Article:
Post Hoc Fallacy | Definition & Examples

The post hoc fallacy is the assumption that because one event preceded another event, they must be causally related. In other words, the first event must have caused the second.

However, the chronological order of two events does not prove a cause-and-effect relationship between them.

Post hoc fallacy example
My computer crashed after I installed a new piece of editing software. I’m sure the software caused the crash.

Making erroneous assumptions about the cause of events can lead us to wrong decisions in many important areas of everyday life, including economics, policy, and health. The post hoc fallacy is also known as the false cause fallacy, fallacy of false cause, questionable cause, and faulty causation.

What is post hoc fallacy?

The post hoc fallacy occurs when we draw a causal conclusion without sufficient evidence to support it. “Post hoc” is a shortened version of the Latin phrase “post hoc ergo propter hoc,” meaning “after this, therefore because of this.”

Post hoc fallacies are committed when one argues that because B happened immediately after A, A must be the cause of B. The point is not that there can’t be a causal connection between A and B but rather that there isn’t adequate evidence for the conclusion.

In the example above, even if the software did cause the computer to crash, there isn’t enough evidence to prove this: the chronological order of the events alone does not justify the causal conclusion.

Post hoc fallacy

The post hoc fallacy is a form of logical fallacy because it is based on a false premise: the idea that if one event happens before another, then the first event must be the cause of the second.

More specifically, it belongs to the category of causal fallacies, where a causal connection is assumed without proof, merely on the basis of correlation or co-occurrence. In research, the same idea is expressed through the phrase “correlation doesn’t imply causation.”

Why is post hoc fallacy a problem?

The post hoc fallacy leads to misconceptions about the causes of various phenomena. It is at the heart of many pseudoscientific arguments, the most notable and persistent being the false belief that certain types of vaccines are responsible for autism in children.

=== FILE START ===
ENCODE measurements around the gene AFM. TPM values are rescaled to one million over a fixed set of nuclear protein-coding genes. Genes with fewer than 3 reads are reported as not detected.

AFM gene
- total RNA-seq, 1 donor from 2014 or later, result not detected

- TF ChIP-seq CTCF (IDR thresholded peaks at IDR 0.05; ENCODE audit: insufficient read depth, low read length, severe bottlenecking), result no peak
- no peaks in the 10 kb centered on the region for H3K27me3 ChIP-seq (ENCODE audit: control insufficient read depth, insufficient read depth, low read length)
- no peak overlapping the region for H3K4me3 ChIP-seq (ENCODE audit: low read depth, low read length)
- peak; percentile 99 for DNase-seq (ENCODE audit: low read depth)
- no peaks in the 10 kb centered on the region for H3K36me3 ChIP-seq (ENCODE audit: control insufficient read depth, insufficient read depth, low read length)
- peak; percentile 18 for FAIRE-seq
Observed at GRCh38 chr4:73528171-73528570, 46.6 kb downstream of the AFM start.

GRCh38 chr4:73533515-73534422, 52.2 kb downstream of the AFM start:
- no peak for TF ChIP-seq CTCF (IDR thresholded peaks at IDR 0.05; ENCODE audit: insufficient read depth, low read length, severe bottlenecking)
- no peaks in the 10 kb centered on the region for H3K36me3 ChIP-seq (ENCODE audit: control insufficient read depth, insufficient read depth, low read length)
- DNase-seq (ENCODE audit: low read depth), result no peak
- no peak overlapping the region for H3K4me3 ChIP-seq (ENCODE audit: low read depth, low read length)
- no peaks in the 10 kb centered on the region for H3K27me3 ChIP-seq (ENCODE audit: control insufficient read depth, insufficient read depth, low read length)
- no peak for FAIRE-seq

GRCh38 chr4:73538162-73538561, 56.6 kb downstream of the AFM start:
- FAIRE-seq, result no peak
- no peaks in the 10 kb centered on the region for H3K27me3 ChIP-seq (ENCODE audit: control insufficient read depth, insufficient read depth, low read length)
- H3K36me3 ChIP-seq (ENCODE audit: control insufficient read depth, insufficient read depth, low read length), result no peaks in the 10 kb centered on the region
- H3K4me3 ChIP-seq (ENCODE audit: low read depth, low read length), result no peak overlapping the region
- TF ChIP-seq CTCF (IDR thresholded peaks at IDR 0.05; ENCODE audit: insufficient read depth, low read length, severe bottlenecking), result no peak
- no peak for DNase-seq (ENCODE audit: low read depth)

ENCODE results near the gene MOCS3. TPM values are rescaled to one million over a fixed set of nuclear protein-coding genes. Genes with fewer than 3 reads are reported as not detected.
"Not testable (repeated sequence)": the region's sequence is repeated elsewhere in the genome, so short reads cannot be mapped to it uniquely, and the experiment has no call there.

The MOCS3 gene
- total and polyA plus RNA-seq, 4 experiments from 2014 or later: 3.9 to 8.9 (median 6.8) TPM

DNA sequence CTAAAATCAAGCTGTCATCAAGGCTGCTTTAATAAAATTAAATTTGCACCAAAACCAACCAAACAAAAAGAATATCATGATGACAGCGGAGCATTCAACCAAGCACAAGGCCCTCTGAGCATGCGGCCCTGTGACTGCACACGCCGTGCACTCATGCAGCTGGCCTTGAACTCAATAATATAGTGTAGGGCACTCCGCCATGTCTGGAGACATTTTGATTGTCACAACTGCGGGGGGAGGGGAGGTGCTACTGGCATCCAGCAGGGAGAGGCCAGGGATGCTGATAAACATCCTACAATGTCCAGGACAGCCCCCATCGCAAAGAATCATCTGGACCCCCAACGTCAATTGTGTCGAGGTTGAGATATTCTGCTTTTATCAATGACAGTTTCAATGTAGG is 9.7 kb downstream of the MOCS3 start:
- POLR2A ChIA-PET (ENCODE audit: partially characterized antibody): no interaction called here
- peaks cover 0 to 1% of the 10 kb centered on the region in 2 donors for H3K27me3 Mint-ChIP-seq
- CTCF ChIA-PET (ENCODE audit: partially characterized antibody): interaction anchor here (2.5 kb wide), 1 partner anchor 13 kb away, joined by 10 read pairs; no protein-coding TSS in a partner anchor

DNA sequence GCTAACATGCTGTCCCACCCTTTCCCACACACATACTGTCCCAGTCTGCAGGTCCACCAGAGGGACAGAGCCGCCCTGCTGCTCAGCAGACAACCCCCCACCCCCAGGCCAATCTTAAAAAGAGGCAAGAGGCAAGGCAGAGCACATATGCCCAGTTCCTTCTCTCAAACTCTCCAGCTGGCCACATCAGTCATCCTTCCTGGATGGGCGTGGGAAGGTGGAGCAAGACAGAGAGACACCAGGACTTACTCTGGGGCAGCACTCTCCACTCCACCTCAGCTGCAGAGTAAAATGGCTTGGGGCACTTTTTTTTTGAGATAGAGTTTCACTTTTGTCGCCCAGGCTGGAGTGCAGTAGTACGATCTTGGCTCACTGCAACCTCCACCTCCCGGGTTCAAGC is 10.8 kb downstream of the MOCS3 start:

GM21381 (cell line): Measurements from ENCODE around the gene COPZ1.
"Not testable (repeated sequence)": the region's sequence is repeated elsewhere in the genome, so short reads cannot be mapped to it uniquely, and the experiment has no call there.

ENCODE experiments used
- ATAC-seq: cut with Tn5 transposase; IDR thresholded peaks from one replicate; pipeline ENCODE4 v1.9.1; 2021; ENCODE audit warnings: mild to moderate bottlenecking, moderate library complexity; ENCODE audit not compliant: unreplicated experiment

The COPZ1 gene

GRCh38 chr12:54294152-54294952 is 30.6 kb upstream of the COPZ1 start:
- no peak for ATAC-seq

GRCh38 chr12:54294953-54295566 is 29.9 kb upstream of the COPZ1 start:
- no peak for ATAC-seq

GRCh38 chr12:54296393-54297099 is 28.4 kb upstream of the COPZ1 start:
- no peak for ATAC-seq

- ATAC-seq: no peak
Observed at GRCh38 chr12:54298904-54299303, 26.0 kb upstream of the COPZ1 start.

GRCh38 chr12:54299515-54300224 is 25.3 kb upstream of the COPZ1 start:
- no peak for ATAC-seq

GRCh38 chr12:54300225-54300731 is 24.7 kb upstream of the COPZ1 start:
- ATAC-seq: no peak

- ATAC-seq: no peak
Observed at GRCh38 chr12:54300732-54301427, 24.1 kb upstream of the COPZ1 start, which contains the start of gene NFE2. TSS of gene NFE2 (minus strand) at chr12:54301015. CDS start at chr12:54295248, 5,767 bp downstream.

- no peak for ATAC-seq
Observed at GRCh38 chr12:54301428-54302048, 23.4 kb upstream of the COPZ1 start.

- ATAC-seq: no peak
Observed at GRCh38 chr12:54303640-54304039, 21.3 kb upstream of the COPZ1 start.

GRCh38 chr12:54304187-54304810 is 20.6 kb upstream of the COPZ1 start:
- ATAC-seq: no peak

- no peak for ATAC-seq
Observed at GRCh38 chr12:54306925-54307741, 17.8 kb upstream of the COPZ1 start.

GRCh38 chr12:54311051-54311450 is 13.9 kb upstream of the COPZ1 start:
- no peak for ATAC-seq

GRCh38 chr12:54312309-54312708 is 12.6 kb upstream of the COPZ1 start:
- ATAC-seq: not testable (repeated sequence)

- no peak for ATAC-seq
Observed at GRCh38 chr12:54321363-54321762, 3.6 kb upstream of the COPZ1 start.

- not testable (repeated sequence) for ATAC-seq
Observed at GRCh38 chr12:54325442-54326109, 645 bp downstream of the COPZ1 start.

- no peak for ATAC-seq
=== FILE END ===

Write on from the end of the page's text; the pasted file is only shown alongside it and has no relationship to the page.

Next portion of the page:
The post hoc fallacy can also lead to magical thinking: the belief that unrelated events are causally connected despite the absence of any plausible link (e.g., believing that inner thoughts can influence the external world without action). Superstitions (e.g., attributing a misfortune to an “unlucky” event like walking under a ladder) follow the same pattern.

Sometimes, people make a logical leap to post hoc thinking when they believe that they can eliminate a problem by eliminating its (alleged) cause.

This often plays out in how politicians interpret unemployment statistics or crime reduction. In this case, post hoc fallacy (A caused B) is combined with denying the antecedent, another fallacy which takes it a step further by assuming that “if A caused B, avoiding A will prevent B.”

Why does post hoc fallacy occur?

People often commit the post hoc fallacy without realizing it, simply because of the way the human mind has evolved: it extracts causality from coincidences. Due to this, people  confuse the temporal order of events with an actual causal connection. Chronological order is a necessary but not sufficient condition of a cause-and-effect relationship.

A number of cognitive biases may also feed into people’s tendency to fall for the post hoc fallacy. For example, jumping-to-conclusions bias (making decisions without enough information) can misguide people into inferring causality.

Similarly, confirmation bias can lead people to search for or interpret information in a way that confirms their preexisting belief that a cause-and-effect relationship exists.

Post hoc fallacy examples

Sports fans also commit post hoc fallacy when they believe that following certain patterns of behavior will somehow influence the outcome of a game.

Post hoc fallacy and sports superstitions
While you are watching your favorite sports team, you notice that every time you go to the kitchen for a moment, the opposing team scores.